Morning math/Voting systems
This project is an example of formulating a mathematical model. Read more about mathematical models
Voting systems Model
There are three sections to this model: variables (our basic definitions), relationships (attempts to represent a more complex understanding of the components of our model), and the side-line (items that will complicate the model further, to be tackled later, as we go).
Overall questioning the "1 person, 1 vote" assumption in an effort to assess fairness and error in voting systems.
- Va = a voting event.
- E = overall error
- e = error
- T = a topic to be voted upon
- b = a single ballot
- v = a vote (a choice)
- J = jurisdiction (a geographic boundary)
- M = a vote counting method
- t = tabulation time
- For any voting event Va, there exists an overall error EVa.
- For any voting event Va, there exists at least one jurisdiction J.
- For any jurisdiction J, there exists an error eJ.
- For any jurisdiction J, there exists at least one vote-counting method M.
- For any jurisdiction J, there exists n number of ballots b1, ..., bn.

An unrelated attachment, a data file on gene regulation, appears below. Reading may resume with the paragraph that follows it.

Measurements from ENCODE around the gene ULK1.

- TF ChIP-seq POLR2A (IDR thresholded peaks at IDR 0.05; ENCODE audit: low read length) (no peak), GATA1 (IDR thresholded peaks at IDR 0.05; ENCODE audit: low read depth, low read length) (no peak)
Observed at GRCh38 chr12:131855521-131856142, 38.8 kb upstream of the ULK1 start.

- For any jurisdiction J, there exists an average time to tabulate an individual ballot tM1, ..., tMn.
- For any ballot b, there exists some number m of voting topics, T1, ..., Tm.
- For any ballot b, there exist vT1, ... vTm votes, each of which can be null (no vote).
- For any ballot b, there exists a corresponding method Mx
- For any ballot b, there exists a ballot type y.
- Rank-choice? -- Other voting styles, multiple votes per voter
- Anecdotal secrete ballot
- Some voters may require assistance (potential introduction to error?)
- Vote-counting is functional
- What about predictions?
- Errors on basis of discernable intent of the registered voter.
- We are not concerned with human intermediaries (e.g. volunteers).